Newsy (Apr. 22, 2014) A new study finds most crimes committed by people with mental illness are not caused by symptoms of their illness or disorder. Video provided by Newsy
Powered by NewsLook.com
Hagel Gets Preview of New High-Tech Projects

Hagel Gets Preview of New High-Tech Projects

AP (Apr. 22, 2014) Defense Secretary Chuck Hagel is given hands-on demonstrations Tuesday of some of the newest research from DARPA _ the military's Defense Advanced Research Projects Agency program. (April 22) Video provided by AP
Powered by NewsLook.com
How Smaller Plates And Cutlery Could Make You Feel Fuller

How Smaller Plates And Cutlery Could Make You Feel Fuller

Newsy (Apr. 22, 2014) NBC's "Today" conducted an experiment to see if changing the size of plates and utensils affects the amount individuals eat. Video provided by Newsy
Powered by NewsLook.com

Search ScienceDaily

Number of stories in archives: 140,361

Find with keyword(s):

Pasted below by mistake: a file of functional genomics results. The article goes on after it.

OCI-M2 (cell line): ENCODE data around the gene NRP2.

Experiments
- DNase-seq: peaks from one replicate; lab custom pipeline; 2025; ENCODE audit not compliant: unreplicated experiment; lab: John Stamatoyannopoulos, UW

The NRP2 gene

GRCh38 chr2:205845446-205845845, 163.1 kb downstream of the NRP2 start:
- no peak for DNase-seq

Enter a keyword or phrase to search ScienceDaily for related topics and research stories.

Save/Print:
Share:

Breaking News:
from the past week

In Other News

... from NewsDaily.com

Science News

Health News

Environment News

Technology News



Save/Print:
Share:

Free Subscriptions


Get the latest science news with ScienceDaily's free email newsletters, updated daily and weekly. Or view hourly updated newsfeeds in your RSS reader:

Get Social & Mobile


Keep up to date with the latest news from ScienceDaily via social networks and mobile apps:

Have Feedback?


Tell us what you think of ScienceDaily -- we welcome both positive and negative comments. Have any problems using the site? Questions?
Mobile: iPhone Android Web
Follow: Facebook Twitter Google+
Subscribe: RSS Feeds Email Newsletters
Latest Headlines Health & Medicine Mind & Brain Space & Time Matter & Energy Computers & Math Plants & Animals Earth & Climate Fossils & Ruins